A child playing in fountain in Washington, DC during the heat wave (Alex Wong/Getty Images)
Astronomical summer officially arrives Friday at 1:04 AM with the summer solstice.
Summer solstice means 'sun standstill'. The earth tilts on its axis changing the angel of the sun overhead creating an apparent migration of the sun northward in spring and summer. At the beginning of spring the sun is directly over the equator resulting in equal day and night for both hemispheres.
The summer solstice marks the farthest northerly point the sun reaches before moving southward until the winter solstice. Climate is all about the angle of the sun. Yes, the days get longer in spring and summer and yes, the jet stream retreats north but the angle of the sun is what drives the climate changes. Is today or tomorrow then the longest day of the year?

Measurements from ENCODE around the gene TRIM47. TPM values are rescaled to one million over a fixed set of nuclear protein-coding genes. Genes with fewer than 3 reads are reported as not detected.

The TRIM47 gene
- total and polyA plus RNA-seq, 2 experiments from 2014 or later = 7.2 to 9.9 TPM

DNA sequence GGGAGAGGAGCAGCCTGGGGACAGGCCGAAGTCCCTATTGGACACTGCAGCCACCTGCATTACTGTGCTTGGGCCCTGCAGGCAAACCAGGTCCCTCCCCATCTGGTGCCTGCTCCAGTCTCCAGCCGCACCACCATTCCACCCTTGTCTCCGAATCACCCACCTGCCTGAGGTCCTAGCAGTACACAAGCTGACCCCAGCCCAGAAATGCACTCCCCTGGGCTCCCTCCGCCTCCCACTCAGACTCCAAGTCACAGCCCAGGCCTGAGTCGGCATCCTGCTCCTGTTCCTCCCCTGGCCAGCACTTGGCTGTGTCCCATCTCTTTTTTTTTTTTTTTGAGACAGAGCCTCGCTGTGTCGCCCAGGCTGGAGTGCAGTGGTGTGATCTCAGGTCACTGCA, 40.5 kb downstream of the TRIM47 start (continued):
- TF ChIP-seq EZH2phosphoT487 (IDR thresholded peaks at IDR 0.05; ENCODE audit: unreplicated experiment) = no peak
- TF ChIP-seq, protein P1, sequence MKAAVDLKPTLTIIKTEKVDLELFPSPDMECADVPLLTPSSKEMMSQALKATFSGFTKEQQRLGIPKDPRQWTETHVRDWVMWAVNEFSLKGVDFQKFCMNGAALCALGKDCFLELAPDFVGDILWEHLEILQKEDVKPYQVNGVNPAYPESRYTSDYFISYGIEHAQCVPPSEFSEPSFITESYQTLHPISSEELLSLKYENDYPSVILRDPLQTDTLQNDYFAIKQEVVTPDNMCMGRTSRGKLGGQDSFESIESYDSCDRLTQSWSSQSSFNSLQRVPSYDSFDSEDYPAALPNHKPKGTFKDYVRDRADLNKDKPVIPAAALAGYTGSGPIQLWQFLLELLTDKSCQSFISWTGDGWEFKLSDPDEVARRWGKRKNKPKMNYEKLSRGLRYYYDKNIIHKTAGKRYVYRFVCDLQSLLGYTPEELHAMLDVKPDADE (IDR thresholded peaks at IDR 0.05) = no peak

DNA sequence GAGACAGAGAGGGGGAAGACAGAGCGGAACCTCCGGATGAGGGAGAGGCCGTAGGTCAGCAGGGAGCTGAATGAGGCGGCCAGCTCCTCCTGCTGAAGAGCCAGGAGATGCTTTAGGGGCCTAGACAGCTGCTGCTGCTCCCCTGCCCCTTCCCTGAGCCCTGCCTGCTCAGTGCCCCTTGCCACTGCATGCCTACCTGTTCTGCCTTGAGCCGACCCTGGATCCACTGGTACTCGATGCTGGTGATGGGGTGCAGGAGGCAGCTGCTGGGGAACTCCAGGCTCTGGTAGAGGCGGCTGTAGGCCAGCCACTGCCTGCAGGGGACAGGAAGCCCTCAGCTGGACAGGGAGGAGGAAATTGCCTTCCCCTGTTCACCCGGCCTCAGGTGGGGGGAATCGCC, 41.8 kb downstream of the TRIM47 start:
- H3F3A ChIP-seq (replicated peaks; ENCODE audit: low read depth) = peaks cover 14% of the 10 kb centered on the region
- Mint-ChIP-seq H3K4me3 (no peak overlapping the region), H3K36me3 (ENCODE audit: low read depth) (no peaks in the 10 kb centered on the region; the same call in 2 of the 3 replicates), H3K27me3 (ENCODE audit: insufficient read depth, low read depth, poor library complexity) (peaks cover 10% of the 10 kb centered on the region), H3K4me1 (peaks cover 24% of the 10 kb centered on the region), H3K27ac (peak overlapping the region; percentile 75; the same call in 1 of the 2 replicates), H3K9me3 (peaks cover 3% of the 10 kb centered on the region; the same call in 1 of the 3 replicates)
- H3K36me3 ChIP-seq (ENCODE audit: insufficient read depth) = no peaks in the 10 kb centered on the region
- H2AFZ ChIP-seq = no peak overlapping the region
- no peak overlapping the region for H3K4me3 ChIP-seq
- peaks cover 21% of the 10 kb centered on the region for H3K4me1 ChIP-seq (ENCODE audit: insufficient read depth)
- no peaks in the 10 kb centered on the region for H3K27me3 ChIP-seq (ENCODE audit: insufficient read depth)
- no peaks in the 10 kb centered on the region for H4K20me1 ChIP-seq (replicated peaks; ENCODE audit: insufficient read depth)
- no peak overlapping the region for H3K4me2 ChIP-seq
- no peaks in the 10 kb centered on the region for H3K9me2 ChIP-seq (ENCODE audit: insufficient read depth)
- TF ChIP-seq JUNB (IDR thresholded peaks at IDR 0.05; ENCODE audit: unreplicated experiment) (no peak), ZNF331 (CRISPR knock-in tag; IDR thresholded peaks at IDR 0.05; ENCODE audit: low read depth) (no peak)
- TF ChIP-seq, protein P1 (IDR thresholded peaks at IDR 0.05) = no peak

It's a bit more complicated than that. On the sixteenth of June the sunrise is 5:42 AM and the sunset is 8:36 PM. That gives us 13 hours and 54 minutes of sunlight. The same sunrise and sunset continues on the 17th but then the sunrise changes on the 18th to 5:43 AM reducing the sunlight to 13 hours and 53 minutes. On the 19th through the 22nd the sun sets one minute later (8:37 PM) giving us 13 hours and 54 minutes of sunlight again. On the 23rd the sun rises a minute later as our days begin to grow shorter. The good news is that the late sunset (8:37 PM) continues from the 19th of June through July 5th.